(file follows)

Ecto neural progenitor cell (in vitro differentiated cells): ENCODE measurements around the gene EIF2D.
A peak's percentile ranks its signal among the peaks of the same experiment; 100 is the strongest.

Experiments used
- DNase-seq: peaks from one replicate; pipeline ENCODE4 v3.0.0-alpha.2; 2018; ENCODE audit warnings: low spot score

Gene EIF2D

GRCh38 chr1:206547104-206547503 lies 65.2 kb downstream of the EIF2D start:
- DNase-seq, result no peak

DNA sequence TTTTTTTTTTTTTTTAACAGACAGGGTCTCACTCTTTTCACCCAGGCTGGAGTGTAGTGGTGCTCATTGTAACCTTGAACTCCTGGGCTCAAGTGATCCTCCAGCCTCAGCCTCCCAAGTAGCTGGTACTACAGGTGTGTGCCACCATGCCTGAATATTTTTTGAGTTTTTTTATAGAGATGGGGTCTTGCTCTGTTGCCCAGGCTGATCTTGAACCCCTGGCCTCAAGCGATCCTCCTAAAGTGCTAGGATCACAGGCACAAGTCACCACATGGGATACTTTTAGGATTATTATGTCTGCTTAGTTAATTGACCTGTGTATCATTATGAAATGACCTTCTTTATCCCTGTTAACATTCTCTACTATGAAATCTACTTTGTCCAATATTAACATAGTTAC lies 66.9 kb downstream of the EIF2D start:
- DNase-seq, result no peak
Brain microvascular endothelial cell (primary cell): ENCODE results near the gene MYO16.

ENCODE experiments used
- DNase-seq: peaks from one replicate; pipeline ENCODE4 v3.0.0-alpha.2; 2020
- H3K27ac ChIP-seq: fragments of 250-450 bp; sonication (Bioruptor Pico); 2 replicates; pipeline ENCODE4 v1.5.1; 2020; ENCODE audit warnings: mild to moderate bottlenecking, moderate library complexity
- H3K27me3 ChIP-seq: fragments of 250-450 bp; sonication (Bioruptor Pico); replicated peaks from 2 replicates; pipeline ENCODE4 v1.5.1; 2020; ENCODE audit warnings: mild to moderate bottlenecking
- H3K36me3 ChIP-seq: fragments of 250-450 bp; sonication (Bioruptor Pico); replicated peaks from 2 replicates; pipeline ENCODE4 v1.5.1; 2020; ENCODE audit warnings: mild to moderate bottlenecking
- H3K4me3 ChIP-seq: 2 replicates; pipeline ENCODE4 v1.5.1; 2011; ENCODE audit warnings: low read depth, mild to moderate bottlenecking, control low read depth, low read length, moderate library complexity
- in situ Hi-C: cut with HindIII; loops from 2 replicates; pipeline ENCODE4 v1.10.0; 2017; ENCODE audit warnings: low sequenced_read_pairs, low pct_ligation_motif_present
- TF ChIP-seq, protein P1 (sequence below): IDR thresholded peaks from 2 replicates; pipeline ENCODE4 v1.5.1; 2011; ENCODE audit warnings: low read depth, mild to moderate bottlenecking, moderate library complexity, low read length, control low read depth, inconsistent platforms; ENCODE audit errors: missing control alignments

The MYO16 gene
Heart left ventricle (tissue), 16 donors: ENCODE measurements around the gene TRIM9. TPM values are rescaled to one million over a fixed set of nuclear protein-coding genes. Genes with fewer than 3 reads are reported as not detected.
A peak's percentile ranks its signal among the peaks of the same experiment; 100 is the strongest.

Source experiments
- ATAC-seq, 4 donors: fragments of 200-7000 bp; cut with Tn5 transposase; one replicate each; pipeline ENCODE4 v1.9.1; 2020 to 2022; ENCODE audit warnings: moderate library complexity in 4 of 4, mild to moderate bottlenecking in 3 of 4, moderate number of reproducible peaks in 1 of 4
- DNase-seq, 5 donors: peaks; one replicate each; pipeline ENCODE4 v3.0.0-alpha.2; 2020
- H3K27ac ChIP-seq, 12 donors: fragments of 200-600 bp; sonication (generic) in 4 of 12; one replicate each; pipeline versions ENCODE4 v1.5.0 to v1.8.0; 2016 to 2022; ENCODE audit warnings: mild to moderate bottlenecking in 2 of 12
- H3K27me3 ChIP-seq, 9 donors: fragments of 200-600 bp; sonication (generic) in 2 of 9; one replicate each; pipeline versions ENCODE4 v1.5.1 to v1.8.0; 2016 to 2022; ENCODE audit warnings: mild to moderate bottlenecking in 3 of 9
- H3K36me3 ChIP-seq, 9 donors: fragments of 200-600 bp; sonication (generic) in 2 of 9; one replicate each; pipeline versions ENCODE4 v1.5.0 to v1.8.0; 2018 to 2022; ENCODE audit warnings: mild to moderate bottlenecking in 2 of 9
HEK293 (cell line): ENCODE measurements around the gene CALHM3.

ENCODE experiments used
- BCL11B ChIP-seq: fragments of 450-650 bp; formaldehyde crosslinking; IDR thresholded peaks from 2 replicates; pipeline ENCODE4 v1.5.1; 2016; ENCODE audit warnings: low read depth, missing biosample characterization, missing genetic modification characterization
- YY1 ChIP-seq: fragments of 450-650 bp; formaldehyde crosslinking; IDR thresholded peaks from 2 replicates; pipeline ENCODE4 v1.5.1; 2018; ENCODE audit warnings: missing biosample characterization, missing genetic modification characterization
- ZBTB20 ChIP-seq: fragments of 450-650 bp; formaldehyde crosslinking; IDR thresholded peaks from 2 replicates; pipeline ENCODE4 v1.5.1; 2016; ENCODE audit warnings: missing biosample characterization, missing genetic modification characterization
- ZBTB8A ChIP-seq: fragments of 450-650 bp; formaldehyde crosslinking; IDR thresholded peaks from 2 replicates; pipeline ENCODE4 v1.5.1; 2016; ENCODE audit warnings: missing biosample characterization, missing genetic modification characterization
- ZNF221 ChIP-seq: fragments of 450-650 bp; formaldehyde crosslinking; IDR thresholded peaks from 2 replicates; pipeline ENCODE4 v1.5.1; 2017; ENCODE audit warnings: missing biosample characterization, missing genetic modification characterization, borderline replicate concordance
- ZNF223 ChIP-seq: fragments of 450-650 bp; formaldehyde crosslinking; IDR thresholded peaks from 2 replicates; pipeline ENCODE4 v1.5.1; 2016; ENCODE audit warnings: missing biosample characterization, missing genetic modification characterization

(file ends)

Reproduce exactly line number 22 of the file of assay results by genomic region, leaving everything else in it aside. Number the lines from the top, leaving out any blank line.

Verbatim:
Source experiments